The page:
Even in coal country, Big Coal is being met with grassroots resistance it hasn't experienced before.
Last week, the Virginia Department of Mines, Minerals and Energy (DMME) upheld an earlier decision to deny a permit for a mountaintop-removal mine on Ison Rock Ridge in Wise County in southwest Virginia after an appeal by the A&G Coal Corporation. The opposition was led by activists from the Southern Appalachian Mountain Stewards (SAMS) and the Sierra Club, and residents fed up with the destruction and devastating health effects from mountaintop-removal mining.
"I'm so pleased to finally see the DMME stand up for the people they are supposed to represent," said Sam Broach, president of SAMS. "The people living in the areas affected by surface mining can sleep well tonight knowing that the mountains above them won’t be blown up, and the air they breathe will be a little bit cleaner. This courageous decision will save our waterways, too."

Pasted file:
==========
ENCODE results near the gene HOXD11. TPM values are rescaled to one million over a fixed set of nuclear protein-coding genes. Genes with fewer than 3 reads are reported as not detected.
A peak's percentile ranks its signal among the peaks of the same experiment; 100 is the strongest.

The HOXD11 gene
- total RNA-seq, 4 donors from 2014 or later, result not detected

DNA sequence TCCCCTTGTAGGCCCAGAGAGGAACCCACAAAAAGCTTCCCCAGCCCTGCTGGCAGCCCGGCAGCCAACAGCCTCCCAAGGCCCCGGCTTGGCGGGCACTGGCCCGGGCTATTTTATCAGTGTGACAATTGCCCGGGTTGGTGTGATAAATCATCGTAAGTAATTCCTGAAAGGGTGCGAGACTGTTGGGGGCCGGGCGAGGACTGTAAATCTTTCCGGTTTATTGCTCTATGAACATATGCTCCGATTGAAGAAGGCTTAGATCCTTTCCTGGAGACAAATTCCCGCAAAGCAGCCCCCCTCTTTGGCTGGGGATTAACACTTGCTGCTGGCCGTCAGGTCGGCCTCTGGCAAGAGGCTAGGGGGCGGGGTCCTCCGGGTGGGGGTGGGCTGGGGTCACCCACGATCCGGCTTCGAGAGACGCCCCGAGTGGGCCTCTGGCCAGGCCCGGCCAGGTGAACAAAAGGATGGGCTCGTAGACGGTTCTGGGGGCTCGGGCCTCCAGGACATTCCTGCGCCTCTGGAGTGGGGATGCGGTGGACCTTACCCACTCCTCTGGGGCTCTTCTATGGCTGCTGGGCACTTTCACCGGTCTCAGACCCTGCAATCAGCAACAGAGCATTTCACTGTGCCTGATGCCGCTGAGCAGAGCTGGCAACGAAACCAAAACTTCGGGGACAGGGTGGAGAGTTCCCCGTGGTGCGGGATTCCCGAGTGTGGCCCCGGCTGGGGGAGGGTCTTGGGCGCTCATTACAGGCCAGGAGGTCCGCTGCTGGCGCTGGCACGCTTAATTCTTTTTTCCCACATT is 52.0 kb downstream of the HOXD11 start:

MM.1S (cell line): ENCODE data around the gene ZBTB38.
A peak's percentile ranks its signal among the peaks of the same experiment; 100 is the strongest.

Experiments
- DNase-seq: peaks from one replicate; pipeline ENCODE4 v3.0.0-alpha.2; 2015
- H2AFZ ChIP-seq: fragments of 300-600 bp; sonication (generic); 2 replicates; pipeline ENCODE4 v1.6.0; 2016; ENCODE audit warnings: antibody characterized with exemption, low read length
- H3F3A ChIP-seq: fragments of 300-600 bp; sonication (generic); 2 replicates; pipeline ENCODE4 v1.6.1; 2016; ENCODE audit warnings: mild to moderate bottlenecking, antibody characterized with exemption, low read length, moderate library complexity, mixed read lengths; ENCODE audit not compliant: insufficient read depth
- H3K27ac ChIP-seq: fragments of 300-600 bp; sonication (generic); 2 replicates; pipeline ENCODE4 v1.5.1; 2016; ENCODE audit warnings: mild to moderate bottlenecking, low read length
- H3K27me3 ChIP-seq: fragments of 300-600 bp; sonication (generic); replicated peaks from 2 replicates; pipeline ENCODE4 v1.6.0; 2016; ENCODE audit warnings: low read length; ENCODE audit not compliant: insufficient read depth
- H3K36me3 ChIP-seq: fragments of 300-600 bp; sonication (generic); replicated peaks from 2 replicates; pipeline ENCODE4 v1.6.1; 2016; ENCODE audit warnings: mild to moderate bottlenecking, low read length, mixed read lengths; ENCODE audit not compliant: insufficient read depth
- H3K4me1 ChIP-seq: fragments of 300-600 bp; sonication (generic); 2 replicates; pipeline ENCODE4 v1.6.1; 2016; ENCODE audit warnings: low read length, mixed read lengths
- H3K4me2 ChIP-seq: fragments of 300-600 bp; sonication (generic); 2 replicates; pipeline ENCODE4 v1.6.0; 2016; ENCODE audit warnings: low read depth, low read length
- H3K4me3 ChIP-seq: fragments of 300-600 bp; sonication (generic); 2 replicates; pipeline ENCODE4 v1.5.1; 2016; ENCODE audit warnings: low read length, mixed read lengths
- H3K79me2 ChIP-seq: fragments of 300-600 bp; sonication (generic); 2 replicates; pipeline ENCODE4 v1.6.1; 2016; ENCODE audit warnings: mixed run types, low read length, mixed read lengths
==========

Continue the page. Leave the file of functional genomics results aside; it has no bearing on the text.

The permit would have threatened to decimate nearby Callahan Creek -- already considered legally impaired by pollution -- and affect the health of families in the area. Nearly two dozen peer-reviewed studies have confirmed high rates of cancer, birth defects, and heart and lung diseases in people who live near mountaintop-removal sites -- a fact ignored by Big Coal.